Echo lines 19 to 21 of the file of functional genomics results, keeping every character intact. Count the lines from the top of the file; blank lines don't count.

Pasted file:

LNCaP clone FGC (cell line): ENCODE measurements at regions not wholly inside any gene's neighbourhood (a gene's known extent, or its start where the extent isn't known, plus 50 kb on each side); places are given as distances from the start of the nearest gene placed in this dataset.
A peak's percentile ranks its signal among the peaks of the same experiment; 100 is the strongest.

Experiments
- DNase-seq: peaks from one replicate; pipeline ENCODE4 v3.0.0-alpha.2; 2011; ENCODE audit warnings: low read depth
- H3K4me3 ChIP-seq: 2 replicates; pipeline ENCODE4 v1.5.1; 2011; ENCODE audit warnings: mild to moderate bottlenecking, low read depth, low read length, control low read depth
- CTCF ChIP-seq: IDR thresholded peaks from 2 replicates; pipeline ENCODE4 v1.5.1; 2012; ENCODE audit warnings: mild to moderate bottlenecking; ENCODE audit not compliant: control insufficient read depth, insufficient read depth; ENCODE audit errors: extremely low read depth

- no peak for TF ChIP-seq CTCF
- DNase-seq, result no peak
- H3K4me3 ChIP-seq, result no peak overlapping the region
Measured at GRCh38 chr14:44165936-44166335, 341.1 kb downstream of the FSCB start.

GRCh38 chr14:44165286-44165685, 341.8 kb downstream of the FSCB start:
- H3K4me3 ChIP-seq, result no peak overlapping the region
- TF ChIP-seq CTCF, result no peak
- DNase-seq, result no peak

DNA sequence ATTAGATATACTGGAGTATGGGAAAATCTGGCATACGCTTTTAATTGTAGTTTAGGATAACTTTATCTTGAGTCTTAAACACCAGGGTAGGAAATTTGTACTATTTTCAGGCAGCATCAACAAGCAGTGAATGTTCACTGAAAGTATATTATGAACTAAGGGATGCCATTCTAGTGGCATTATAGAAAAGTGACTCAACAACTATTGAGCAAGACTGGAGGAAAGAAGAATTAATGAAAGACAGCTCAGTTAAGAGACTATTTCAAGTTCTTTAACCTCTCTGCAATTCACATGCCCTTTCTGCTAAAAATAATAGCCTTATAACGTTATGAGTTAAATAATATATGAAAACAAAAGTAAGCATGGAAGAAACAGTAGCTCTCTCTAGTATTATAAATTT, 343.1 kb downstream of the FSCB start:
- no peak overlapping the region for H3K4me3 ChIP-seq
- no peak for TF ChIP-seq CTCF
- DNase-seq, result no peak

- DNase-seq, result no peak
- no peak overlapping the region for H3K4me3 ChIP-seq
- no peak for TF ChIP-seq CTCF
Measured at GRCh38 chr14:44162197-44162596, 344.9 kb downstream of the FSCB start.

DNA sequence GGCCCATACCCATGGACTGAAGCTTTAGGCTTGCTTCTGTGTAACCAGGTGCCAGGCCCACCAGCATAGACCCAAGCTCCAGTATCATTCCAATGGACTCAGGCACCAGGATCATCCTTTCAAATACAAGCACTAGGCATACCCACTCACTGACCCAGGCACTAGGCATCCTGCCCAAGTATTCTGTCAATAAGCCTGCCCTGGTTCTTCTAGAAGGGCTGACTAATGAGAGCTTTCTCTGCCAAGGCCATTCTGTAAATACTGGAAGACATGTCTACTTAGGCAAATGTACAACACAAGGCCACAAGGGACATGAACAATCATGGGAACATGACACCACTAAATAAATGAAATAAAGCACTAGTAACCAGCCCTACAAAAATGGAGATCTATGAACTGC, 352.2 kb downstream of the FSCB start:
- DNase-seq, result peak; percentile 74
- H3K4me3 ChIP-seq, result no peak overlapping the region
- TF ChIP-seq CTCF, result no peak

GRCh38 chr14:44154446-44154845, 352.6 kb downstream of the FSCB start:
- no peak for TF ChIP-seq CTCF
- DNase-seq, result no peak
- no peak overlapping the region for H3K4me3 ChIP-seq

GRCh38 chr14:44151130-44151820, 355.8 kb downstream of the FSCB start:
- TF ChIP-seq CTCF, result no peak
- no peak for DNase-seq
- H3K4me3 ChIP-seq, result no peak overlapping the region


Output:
- DNase-seq, result no peak
- no peak overlapping the region for H3K4me3 ChIP-seq
- no peak for TF ChIP-seq CTCF